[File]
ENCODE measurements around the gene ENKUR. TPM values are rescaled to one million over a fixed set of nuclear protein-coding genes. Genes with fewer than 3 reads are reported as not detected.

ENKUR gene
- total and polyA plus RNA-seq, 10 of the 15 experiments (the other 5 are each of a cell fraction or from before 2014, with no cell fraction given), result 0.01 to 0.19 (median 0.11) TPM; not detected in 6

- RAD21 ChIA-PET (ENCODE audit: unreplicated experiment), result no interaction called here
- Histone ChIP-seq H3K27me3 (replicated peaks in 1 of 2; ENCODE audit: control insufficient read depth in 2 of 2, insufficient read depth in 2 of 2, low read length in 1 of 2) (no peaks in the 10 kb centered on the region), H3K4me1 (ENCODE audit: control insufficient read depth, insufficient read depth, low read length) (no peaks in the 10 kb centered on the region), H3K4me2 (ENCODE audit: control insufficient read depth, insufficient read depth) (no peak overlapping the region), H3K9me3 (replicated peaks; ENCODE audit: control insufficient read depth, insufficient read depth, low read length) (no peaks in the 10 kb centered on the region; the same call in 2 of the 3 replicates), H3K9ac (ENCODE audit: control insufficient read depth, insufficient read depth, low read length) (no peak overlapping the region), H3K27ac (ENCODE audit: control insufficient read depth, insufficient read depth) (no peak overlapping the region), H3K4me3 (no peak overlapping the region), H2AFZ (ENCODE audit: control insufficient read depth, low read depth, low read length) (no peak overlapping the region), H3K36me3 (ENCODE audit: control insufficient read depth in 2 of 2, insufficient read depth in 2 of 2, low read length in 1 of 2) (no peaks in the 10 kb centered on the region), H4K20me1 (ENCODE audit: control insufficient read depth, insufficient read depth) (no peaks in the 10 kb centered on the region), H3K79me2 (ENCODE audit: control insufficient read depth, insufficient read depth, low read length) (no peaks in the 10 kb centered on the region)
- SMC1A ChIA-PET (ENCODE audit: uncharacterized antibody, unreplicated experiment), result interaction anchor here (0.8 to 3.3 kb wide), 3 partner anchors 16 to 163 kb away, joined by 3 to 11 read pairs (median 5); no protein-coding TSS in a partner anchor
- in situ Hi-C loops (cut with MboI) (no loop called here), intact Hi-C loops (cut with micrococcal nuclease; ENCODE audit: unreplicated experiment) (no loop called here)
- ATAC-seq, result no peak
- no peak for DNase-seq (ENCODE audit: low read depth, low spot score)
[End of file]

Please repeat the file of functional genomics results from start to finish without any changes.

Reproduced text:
ENCODE measurements around the gene ENKUR. TPM values are rescaled to one million over a fixed set of nuclear protein-coding genes. Genes with fewer than 3 reads are reported as not detected.

ENKUR gene
- total and polyA plus RNA-seq, 10 of the 15 experiments (the other 5 are each of a cell fraction or from before 2014, with no cell fraction given), result 0.01 to 0.19 (median 0.11) TPM; not detected in 6

- RAD21 ChIA-PET (ENCODE audit: unreplicated experiment), result no interaction called here
- Histone ChIP-seq H3K27me3 (replicated peaks in 1 of 2; ENCODE audit: control insufficient read depth in 2 of 2, insufficient read depth in 2 of 2, low read length in 1 of 2) (no peaks in the 10 kb centered on the region), H3K4me1 (ENCODE audit: control insufficient read depth, insufficient read depth, low read length) (no peaks in the 10 kb centered on the region), H3K4me2 (ENCODE audit: control insufficient read depth, insufficient read depth) (no peak overlapping the region), H3K9me3 (replicated peaks; ENCODE audit: control insufficient read depth, insufficient read depth, low read length) (no peaks in the 10 kb centered on the region; the same call in 2 of the 3 replicates), H3K9ac (ENCODE audit: control insufficient read depth, insufficient read depth, low read length) (no peak overlapping the region), H3K27ac (ENCODE audit: control insufficient read depth, insufficient read depth) (no peak overlapping the region), H3K4me3 (no peak overlapping the region), H2AFZ (ENCODE audit: control insufficient read depth, low read depth, low read length) (no peak overlapping the region), H3K36me3 (ENCODE audit: control insufficient read depth in 2 of 2, insufficient read depth in 2 of 2, low read length in 1 of 2) (no peaks in the 10 kb centered on the region), H4K20me1 (ENCODE audit: control insufficient read depth, insufficient read depth) (no peaks in the 10 kb centered on the region), H3K79me2 (ENCODE audit: control insufficient read depth, insufficient read depth, low read length) (no peaks in the 10 kb centered on the region)
- SMC1A ChIA-PET (ENCODE audit: uncharacterized antibody, unreplicated experiment), result interaction anchor here (0.8 to 3.3 kb wide), 3 partner anchors 16 to 163 kb away, joined by 3 to 11 read pairs (median 5); no protein-coding TSS in a partner anchor
- in situ Hi-C loops (cut with MboI) (no loop called here), intact Hi-C loops (cut with micrococcal nuclease; ENCODE audit: unreplicated experiment) (no loop called here)
- ATAC-seq, result no peak
- no peak for DNase-seq (ENCODE audit: low read depth, low spot score)